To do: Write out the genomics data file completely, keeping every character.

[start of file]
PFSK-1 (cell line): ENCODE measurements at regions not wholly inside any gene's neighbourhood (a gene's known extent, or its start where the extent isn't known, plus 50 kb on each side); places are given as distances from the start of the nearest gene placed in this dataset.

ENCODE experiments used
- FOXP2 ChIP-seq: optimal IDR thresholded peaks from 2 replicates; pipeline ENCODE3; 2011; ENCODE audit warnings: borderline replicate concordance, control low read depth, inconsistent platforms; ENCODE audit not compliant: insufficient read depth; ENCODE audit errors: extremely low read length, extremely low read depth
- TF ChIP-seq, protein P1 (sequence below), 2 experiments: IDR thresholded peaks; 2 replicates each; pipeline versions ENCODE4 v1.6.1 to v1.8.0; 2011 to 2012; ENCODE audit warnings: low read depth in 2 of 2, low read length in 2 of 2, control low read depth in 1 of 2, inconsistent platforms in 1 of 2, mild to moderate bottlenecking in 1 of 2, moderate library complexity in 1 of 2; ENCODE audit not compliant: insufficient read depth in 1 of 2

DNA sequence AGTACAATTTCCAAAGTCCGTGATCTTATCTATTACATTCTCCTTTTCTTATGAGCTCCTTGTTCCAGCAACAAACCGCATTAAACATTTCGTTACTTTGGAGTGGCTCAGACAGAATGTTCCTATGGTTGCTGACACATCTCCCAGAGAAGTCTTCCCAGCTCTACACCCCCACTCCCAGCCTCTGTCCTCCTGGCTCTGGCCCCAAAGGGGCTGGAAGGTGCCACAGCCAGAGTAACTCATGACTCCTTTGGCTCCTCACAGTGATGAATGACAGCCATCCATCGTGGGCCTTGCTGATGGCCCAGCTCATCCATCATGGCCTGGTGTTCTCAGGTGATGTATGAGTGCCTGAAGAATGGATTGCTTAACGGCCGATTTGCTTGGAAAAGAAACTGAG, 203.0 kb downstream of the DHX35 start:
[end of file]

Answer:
PFSK-1 (cell line): ENCODE measurements at regions not wholly inside any gene's neighbourhood (a gene's known extent, or its start where the extent isn't known, plus 50 kb on each side); places are given as distances from the start of the nearest gene placed in this dataset.

ENCODE experiments used
- FOXP2 ChIP-seq: optimal IDR thresholded peaks from 2 replicates; pipeline ENCODE3; 2011; ENCODE audit warnings: borderline replicate concordance, control low read depth, inconsistent platforms; ENCODE audit not compliant: insufficient read depth; ENCODE audit errors: extremely low read length, extremely low read depth
- TF ChIP-seq, protein P1 (sequence below), 2 experiments: IDR thresholded peaks; 2 replicates each; pipeline versions ENCODE4 v1.6.1 to v1.8.0; 2011 to 2012; ENCODE audit warnings: low read depth in 2 of 2, low read length in 2 of 2, control low read depth in 1 of 2, inconsistent platforms in 1 of 2, mild to moderate bottlenecking in 1 of 2, moderate library complexity in 1 of 2; ENCODE audit not compliant: insufficient read depth in 1 of 2

DNA sequence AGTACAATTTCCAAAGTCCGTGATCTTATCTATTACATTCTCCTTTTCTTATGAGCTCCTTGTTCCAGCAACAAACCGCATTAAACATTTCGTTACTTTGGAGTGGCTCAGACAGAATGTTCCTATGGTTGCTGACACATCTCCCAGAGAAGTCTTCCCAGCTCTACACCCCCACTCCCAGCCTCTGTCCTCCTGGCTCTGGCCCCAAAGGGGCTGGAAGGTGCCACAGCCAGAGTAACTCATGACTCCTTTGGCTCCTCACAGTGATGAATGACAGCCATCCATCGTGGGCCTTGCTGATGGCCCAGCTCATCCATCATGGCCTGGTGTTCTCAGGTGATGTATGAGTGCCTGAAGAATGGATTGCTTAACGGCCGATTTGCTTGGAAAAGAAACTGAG, 203.0 kb downstream of the DHX35 start: